Given how much the economy has shifted in the West towards more service-oriented, white-collar work, it is automatically assumed that white-collar work is the only path to take. Thus, public policy should be designed to accommodate that. However, thanks to the rise of personalities like Mike Rowe and his series Dirty Jobs, there has been somewhat of a resurgence of work that is usually frowned upon by political elites. In fact, some individuals have been able to carve out lucrative niches in these fields. And that ruffles the feathers of many political commentators, which Mises even observed decades ago in The Anti-Capitalistic Mentality:
Besides being harassed by the general hatred of capitalism common to most people, the white collar worker labors under two special afflictions peculiar to his own category.
Sitting behind a desk and committing words and figures to paper, he is prone to overrate the significance of his work. Like the boss, he writes and reads what other fellows have put on paper and talks directly or over the telephone with other people. Full of conceit, he imagines himself to belong to the enterprise's managing elite and compares his own tasks with those of his boss. As a "worker by brain" he looks arrogantly down upon the manual worker whose hands are calloused and soiled.
Contrary to popular belief, certain individuals have struck it rich in fields like plumbing and welding by using the knowledge they learned as average workers and then applying it in the entrepreneurial realm. This obviously generates fury among certain white-collar workers which Mises also touched upon:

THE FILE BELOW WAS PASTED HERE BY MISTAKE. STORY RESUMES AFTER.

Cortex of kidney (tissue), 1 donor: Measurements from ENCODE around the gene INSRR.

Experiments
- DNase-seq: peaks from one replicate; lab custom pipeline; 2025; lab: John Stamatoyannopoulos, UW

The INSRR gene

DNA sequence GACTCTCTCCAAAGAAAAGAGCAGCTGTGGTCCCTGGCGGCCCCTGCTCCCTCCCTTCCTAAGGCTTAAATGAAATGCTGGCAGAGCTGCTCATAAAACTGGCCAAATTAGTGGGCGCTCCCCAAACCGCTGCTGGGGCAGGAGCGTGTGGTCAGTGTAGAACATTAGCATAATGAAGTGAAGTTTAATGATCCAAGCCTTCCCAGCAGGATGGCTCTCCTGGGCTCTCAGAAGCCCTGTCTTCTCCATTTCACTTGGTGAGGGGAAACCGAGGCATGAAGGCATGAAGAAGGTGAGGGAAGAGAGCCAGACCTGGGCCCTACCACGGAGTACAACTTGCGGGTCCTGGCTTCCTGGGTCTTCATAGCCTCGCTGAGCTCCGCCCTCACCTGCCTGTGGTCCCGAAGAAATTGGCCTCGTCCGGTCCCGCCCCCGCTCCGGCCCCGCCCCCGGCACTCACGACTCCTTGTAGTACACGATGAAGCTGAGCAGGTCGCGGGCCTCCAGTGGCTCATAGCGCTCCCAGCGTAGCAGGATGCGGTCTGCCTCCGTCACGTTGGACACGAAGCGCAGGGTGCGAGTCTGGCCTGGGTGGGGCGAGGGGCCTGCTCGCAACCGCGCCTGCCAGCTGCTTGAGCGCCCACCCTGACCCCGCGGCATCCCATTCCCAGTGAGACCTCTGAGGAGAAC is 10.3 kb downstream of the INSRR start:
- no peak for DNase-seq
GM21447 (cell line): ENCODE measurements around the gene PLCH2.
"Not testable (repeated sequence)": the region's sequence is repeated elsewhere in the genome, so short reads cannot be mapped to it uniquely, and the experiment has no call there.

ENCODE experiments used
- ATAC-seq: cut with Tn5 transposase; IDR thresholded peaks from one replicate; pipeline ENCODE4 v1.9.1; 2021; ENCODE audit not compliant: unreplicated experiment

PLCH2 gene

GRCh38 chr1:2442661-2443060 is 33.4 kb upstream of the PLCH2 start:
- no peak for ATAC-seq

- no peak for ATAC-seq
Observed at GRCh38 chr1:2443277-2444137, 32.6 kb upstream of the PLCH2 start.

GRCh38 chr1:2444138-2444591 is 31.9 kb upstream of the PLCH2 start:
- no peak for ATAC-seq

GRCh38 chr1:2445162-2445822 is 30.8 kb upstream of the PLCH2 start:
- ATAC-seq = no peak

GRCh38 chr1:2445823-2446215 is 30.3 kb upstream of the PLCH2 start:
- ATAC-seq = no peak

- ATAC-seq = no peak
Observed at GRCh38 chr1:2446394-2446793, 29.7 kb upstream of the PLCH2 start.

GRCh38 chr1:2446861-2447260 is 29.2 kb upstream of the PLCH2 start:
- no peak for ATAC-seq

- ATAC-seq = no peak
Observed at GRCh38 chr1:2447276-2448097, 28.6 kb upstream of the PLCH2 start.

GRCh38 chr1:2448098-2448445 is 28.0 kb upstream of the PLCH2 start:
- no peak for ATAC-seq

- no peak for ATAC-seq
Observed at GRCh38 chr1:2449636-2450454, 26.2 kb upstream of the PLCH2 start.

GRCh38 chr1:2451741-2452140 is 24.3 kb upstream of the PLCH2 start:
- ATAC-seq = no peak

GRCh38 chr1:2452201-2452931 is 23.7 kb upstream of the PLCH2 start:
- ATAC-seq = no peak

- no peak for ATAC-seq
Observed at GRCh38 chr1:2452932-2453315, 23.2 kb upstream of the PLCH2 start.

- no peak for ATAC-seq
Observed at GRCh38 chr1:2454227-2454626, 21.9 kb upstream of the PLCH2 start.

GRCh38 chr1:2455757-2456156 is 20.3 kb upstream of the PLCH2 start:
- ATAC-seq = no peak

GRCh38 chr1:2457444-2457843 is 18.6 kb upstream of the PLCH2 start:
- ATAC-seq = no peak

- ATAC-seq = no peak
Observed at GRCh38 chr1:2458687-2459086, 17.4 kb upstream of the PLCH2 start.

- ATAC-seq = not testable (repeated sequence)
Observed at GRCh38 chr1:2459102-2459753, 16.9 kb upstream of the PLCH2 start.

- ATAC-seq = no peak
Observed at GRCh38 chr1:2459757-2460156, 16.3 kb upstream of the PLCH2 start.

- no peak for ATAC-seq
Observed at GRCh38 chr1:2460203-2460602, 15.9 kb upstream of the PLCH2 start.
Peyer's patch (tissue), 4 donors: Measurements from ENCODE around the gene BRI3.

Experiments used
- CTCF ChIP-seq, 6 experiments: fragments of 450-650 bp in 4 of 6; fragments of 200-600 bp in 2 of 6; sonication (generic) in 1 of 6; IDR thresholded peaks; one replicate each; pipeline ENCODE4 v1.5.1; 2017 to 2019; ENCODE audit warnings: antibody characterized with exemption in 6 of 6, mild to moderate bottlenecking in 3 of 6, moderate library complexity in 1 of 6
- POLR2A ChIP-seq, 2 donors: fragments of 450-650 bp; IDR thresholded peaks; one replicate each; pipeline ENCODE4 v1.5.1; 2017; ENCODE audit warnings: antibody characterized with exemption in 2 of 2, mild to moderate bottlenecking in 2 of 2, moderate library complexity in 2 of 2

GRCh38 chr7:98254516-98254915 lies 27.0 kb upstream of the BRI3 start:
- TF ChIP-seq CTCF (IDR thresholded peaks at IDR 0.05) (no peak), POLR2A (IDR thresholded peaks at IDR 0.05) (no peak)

It makes him furious to notice that many of these manual laborers get higher pay and are more respected than he himself. What a shame, he thinks, that capitalism does not appraise his "intellectual" work according to its "true" value and fondles the simple drudgery of the "uneducated."
Mike Rowe correctly notes that Americans have become fanatically obsessed with the degree to white-collar work pipeline which often involves individuals racking up considerable amounts of debt to later work in fields that they don’t like. Bear in mind, this inflated cost of education is no coincidence. It is the product of misguided government subsidies in the student loan industry and accreditation standards that protect schools from competition.
The State is Still the Main Culprit
Despite talking heads’ claims of the changing nature of politics, certain themes have not changed. The managerial state remains intact.
Nevertheless, we should always remind the working class that their “undignified” work should be celebrated. Often times, many of the economic struggles they face can be blamed on government intrusions in the marketplace. After all, the American story is filled with countless cases of individuals starting out at humble jobs to later go on to do bigger things. The key factor in those cases was that the state was small enough to allow people to freely progress according to their efforts and not have to worry about being stuck in a career plateau.
This article has been republished with permission from The Mises Institute.
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José Niño is a freelance writer based in Austin, Texas.